The Dark Side of the Moon is the eighth studio album by English rock band Pink Floyd, released on 1 March 1973 by Harvest Records. The album built on ideas explored in earlier recordings and live shows, but lacks the extended instrumental excursions that characterised their earlier work. Its themes explore conflict, greed, the passage of time, and mental illness, the latter partly inspired by the deteriorating mental state of founding member and principal contributor, Syd Barrett.
Developed during live performances, an early version was premiered several months before recording began; new material was recorded in two sessions in 1972 and 1973 at Abbey Road in London. The group used some advanced recording techniques at the time, including multitrack recording and tape loops. Analogue synthesizers were prominent in several tracks, and snippets from recorded interviews with Pink Floyd’s road crew and others provided philosophical quotations throughout. Engineer Alan Parsons was responsible for many distinctive sonic aspects and the recruitment of singer Clare Torry. The album’s iconic sleeve was designed by Storm Thorgerson; following keyboardist Richard Wright’s request for a “simple and bold” design, it depicts a prism spectrum, representing the band’s lighting and the record’s themes.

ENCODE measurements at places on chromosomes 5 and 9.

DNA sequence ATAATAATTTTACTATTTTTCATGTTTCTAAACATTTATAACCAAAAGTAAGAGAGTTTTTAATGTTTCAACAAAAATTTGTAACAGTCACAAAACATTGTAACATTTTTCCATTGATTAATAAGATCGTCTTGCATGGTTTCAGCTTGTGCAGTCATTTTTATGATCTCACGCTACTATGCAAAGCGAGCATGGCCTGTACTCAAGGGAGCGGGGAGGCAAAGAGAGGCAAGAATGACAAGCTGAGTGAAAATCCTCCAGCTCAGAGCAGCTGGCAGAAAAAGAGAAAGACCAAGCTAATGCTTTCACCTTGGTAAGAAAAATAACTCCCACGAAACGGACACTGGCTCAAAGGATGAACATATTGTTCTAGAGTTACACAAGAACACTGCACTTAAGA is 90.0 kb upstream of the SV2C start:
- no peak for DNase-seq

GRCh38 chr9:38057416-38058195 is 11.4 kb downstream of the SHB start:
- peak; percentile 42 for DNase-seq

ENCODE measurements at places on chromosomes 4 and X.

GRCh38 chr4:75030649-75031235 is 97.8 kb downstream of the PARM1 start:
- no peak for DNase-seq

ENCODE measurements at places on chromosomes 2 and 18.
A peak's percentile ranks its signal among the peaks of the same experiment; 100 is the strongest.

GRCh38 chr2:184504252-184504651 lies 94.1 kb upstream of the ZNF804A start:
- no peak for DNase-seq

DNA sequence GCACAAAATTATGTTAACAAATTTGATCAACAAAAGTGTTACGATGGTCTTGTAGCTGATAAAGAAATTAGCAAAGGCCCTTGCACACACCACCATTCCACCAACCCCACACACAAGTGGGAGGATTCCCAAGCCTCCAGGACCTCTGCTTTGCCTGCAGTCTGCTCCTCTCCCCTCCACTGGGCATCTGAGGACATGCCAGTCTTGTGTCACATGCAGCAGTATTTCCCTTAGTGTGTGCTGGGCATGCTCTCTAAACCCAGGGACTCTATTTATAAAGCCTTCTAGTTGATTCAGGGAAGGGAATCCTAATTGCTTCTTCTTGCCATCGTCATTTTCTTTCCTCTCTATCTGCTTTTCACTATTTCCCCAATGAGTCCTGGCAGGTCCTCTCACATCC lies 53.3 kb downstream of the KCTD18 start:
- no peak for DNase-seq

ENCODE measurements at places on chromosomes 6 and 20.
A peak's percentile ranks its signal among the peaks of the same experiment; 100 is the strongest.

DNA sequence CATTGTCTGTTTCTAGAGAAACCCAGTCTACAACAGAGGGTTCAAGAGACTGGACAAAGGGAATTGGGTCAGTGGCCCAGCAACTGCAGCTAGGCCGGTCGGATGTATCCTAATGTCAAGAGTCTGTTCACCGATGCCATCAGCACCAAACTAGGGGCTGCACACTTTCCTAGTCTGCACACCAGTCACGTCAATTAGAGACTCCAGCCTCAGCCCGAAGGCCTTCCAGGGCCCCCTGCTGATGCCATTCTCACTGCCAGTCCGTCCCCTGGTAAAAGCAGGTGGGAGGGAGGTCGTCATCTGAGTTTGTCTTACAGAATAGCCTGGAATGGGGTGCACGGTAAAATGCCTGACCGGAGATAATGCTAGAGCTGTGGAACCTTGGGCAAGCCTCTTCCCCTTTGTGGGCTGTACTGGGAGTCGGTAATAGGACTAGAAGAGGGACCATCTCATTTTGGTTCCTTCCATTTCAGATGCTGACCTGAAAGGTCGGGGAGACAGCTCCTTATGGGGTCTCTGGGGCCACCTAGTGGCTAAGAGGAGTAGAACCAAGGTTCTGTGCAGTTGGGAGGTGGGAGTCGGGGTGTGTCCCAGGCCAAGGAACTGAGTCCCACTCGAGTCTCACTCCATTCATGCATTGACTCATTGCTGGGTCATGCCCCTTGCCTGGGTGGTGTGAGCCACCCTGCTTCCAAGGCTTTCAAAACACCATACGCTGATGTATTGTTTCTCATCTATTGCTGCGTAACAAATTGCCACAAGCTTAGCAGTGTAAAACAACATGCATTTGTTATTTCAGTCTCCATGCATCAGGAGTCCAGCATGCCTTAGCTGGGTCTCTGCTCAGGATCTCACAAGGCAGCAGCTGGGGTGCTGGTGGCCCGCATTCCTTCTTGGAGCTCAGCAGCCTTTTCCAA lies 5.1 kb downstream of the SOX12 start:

The Dark Side of the Moon was a commercial and critical success. It topped the Billboard Top LPs & Tapes chart for a week and remained in the chart for 741 weeks from 1973 to 1988. With an estimated 45 million copies sold, it is Pink Floyd’s most successful album and one of the best-selling worldwide. It has been remastered and re-released several times, and covered in its entirety by several acts. It produced two singles, “Money” and “Us and Them”. It is often ranked as one of the greatest albums of all time.